Celebrating 50 years, the BT Young Scientist and Technology exhibition attracts exceptional students and their projects from all over the country, says Conor de Paor

The Young Scientist of the Year for 2014 is Paul Clarke, a fifth-year student from St Paul’s College, in Dublin. His project, “Contributions to cyclic graph theory”, found answers to previously unsolved problems in the area.

This branch of mathematics concerns itself with the properties and uses of graphs.  Graph theory has applications in fields as diverse as biochemistry (analysing DNA) and electrical engineering (communication networks). He received the BT Young Scientist of the Year trophy, a cheque for €5,000 and a chance to represent Ireland at the European Union Contest for Young Scientists.

This year’s best group was awarded to Eve Casey and Cathy Hynes, both first-year students from Cork. The team looked at the changing attitudes of people towards working with an older workforce due to the increasing retirement age. Stemming directly from their project it seems that while many are in favour of a more elderly workforce, they would not support this happening in their own working environment.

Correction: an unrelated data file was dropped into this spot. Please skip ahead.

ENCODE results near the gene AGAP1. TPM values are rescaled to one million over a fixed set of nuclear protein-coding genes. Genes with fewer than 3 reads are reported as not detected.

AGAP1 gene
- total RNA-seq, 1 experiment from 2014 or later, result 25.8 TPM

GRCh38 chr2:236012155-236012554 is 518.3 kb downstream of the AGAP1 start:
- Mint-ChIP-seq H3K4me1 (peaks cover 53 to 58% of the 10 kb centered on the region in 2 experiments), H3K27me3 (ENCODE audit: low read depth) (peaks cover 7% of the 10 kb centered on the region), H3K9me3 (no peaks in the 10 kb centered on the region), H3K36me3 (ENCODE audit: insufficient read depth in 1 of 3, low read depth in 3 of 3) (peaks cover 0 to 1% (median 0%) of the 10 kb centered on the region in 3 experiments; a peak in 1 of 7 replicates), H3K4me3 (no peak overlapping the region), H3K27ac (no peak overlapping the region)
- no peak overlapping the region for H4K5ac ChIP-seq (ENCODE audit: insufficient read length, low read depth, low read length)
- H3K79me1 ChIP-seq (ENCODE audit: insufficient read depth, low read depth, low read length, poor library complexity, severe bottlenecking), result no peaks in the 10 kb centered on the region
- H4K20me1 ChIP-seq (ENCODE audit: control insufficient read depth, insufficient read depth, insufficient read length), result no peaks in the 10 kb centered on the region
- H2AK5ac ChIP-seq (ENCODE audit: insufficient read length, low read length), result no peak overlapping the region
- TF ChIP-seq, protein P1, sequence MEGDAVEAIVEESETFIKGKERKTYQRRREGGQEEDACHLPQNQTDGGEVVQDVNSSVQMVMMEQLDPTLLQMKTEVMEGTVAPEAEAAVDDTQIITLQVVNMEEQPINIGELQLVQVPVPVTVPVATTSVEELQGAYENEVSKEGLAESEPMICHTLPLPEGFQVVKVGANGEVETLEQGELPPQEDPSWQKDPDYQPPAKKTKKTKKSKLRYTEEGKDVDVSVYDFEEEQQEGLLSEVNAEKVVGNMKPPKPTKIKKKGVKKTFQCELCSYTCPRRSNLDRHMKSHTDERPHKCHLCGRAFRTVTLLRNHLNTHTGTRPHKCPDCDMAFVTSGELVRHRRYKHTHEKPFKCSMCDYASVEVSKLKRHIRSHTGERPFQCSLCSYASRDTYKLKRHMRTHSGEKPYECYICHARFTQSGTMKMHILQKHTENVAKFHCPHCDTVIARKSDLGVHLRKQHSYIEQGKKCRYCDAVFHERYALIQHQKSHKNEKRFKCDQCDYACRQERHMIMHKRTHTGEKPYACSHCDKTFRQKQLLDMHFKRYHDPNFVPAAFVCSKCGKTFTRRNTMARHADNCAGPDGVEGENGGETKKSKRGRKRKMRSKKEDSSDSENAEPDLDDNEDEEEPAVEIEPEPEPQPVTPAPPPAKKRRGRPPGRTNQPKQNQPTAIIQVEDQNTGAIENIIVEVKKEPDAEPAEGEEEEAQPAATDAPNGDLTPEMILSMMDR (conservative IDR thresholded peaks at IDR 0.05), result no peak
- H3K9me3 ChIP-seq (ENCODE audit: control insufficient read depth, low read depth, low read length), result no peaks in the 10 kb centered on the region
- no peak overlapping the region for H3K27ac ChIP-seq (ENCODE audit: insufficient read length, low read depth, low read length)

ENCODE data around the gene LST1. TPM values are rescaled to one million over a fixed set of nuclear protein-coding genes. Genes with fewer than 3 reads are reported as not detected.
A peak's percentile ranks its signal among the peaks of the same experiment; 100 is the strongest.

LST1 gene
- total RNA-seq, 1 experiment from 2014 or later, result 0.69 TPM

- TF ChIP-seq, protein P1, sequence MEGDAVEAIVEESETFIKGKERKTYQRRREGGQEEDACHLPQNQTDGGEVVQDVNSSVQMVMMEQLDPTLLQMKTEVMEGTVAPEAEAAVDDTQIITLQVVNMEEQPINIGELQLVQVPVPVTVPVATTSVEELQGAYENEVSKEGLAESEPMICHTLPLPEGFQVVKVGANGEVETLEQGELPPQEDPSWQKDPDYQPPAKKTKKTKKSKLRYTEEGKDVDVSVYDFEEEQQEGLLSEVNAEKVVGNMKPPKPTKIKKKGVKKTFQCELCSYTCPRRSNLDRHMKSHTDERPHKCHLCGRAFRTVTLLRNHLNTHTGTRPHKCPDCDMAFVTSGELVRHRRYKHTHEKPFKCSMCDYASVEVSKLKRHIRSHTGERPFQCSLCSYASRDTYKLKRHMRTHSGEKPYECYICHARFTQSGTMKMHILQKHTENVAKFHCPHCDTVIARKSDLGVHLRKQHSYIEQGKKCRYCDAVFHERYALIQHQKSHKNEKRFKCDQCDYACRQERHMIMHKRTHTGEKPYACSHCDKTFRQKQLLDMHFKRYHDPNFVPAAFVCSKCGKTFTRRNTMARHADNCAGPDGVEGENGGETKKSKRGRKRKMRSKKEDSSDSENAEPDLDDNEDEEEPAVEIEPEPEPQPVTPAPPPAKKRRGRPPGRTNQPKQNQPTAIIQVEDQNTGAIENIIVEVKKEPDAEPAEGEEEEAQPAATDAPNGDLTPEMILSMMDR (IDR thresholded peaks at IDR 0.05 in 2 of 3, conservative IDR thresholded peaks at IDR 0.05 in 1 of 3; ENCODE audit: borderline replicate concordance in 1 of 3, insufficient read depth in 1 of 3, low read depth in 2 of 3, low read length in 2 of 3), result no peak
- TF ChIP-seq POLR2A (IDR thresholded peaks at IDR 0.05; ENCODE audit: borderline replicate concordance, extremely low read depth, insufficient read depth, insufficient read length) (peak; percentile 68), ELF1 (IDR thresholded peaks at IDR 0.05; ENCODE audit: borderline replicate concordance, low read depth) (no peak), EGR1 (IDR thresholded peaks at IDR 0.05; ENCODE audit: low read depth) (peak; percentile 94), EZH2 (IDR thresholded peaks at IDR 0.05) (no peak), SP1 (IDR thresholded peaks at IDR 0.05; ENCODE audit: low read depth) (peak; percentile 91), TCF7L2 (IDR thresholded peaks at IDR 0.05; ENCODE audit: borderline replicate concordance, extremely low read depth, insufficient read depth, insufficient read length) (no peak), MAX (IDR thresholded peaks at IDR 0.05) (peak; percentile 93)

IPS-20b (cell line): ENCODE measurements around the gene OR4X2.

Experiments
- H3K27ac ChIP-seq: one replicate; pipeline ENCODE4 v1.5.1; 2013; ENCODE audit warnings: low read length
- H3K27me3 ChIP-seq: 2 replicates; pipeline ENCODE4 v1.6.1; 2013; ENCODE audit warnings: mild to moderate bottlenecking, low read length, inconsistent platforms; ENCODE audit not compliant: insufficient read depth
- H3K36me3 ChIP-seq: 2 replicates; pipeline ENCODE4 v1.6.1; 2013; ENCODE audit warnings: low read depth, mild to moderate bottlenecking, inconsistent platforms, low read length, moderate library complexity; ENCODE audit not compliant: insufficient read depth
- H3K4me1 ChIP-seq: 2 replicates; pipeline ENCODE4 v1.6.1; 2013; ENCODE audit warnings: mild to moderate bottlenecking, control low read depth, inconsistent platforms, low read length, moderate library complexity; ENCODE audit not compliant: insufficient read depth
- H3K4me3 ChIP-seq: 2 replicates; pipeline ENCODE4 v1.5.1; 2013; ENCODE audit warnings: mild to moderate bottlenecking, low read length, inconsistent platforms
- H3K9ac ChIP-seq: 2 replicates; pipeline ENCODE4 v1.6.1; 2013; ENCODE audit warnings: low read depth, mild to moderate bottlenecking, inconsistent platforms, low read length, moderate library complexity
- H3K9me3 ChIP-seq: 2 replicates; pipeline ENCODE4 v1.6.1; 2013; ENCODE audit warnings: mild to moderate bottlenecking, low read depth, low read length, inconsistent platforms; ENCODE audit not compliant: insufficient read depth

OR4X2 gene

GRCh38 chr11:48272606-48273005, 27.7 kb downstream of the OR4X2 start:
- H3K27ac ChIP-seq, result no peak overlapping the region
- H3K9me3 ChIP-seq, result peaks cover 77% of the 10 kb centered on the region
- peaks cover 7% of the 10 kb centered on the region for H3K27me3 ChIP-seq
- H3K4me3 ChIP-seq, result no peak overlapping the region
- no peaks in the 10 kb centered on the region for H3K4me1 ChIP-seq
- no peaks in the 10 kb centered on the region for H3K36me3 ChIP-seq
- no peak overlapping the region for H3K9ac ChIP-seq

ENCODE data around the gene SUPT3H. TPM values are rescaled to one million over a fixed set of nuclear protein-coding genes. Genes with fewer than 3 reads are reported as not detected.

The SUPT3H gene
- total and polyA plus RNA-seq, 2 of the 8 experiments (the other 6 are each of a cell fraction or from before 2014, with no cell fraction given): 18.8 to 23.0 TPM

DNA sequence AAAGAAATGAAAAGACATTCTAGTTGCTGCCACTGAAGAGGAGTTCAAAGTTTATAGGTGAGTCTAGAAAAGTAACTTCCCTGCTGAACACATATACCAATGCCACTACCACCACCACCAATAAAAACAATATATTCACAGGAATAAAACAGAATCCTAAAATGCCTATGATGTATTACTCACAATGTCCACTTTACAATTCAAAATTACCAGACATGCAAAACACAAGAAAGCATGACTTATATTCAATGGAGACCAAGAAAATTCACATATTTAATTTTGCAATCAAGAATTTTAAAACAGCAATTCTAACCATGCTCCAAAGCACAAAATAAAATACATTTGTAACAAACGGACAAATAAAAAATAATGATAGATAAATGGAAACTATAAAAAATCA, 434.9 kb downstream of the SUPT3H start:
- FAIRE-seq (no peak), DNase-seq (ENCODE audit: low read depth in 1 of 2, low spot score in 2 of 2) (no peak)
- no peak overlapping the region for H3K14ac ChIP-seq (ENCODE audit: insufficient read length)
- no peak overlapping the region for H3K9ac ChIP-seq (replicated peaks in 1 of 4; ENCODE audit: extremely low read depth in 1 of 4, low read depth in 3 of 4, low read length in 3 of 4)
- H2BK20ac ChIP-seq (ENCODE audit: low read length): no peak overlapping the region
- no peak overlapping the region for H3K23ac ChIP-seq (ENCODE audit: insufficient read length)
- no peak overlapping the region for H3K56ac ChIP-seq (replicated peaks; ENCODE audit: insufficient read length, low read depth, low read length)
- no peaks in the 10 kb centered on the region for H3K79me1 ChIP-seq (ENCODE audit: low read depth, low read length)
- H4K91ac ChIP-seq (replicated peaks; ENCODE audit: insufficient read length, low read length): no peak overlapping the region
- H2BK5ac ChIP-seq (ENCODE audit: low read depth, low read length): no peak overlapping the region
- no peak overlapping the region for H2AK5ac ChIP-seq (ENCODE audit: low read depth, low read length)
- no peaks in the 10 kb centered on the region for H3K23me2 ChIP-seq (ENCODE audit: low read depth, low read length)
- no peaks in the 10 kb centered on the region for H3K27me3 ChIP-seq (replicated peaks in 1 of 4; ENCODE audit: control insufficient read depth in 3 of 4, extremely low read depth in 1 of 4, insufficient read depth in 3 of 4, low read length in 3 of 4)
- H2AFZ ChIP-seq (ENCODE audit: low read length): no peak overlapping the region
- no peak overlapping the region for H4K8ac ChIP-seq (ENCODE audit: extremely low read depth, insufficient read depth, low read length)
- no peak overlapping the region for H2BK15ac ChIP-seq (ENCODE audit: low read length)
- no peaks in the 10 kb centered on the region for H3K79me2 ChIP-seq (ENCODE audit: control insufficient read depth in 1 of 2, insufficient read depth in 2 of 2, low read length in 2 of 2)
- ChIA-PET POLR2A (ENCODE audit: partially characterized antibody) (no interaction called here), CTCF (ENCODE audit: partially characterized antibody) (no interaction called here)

The runner-up individual was Shane Curran, a second year student from Terenure College in Dublin. In 2012 Shane was termed Ireland’s “youngest chief executive” when he launched his cloud-based library catalogue, Libramatic.

The young programmer has applied his skills to another cloud-based project, Chemical.io: The cloud-based lab management solution. The idea is to allow laboratories to keep track of all their chemicals, apparatus and experiments on the cloud. If certain chemicals are found to be running low, Shane’s solution can automatically reorder them for the lab.

The runners-up in the group category were Evan Heneghan, Conor Gillardy and Callum Kyne, transition year students from St Gerald’s College in Mayo. The team designed a wireless gumshield communications device for managers and players. The device uses bone conduction whereby sound travels to the inner ear through the skull. This allows the coach to stay in direct contact with the players from the sidelines.